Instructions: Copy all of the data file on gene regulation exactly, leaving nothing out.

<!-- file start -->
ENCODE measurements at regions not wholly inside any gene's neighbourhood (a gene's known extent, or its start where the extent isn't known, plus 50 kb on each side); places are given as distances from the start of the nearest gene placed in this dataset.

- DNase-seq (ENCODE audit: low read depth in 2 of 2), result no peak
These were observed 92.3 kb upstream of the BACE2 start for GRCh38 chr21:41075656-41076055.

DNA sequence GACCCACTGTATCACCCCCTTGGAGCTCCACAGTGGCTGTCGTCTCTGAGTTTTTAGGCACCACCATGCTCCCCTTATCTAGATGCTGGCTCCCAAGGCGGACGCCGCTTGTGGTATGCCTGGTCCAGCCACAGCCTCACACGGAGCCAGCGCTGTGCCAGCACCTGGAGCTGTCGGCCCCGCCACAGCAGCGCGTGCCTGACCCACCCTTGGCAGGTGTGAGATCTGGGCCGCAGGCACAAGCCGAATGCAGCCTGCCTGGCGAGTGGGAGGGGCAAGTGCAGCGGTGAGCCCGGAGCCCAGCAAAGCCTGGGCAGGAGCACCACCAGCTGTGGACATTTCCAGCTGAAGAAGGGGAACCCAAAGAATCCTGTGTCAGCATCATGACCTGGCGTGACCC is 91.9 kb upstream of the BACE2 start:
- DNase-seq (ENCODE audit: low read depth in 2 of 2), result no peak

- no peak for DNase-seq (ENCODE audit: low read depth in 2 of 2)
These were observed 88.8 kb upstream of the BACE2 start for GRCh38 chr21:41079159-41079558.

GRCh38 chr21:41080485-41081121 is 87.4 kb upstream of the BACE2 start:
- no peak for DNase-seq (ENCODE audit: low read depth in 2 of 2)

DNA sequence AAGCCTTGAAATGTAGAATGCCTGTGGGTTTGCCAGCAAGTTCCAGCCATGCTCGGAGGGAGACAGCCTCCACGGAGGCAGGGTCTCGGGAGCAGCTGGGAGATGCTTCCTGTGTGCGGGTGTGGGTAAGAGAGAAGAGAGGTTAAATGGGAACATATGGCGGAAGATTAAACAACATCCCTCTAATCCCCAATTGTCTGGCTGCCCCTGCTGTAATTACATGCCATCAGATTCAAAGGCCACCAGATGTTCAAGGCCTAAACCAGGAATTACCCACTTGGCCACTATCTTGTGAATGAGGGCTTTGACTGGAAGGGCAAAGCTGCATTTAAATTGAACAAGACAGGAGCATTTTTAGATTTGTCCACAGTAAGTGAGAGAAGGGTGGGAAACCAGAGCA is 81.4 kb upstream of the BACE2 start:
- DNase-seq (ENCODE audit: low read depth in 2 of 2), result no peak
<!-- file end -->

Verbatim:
ENCODE measurements at regions not wholly inside any gene's neighbourhood (a gene's known extent, or its start where the extent isn't known, plus 50 kb on each side); places are given as distances from the start of the nearest gene placed in this dataset.

- DNase-seq (ENCODE audit: low read depth in 2 of 2), result no peak
These were observed 92.3 kb upstream of the BACE2 start for GRCh38 chr21:41075656-41076055.

DNA sequence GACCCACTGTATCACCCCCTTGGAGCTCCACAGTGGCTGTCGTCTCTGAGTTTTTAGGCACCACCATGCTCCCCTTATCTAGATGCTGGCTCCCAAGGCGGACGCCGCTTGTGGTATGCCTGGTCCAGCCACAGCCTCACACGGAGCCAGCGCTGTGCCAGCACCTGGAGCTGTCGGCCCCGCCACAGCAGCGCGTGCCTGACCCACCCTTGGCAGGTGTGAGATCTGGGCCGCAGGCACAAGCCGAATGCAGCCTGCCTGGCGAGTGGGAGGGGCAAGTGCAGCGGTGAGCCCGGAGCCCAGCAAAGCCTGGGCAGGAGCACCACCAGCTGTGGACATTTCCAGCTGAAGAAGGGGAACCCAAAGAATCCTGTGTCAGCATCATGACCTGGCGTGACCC is 91.9 kb upstream of the BACE2 start:
- DNase-seq (ENCODE audit: low read depth in 2 of 2), result no peak

- no peak for DNase-seq (ENCODE audit: low read depth in 2 of 2)
These were observed 88.8 kb upstream of the BACE2 start for GRCh38 chr21:41079159-41079558.

GRCh38 chr21:41080485-41081121 is 87.4 kb upstream of the BACE2 start:
- no peak for DNase-seq (ENCODE audit: low read depth in 2 of 2)

DNA sequence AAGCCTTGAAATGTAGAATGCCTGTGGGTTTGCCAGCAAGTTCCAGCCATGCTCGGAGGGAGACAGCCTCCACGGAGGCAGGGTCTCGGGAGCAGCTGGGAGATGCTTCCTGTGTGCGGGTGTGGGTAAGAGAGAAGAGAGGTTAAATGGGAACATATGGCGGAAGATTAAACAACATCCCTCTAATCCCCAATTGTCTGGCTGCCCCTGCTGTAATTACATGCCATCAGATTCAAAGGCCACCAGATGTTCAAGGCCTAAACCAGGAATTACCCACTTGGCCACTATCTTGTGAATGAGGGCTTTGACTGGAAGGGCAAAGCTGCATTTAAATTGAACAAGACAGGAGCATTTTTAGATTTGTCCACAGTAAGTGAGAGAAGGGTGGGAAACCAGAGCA is 81.4 kb upstream of the BACE2 start:
- DNase-seq (ENCODE audit: low read depth in 2 of 2), result no peak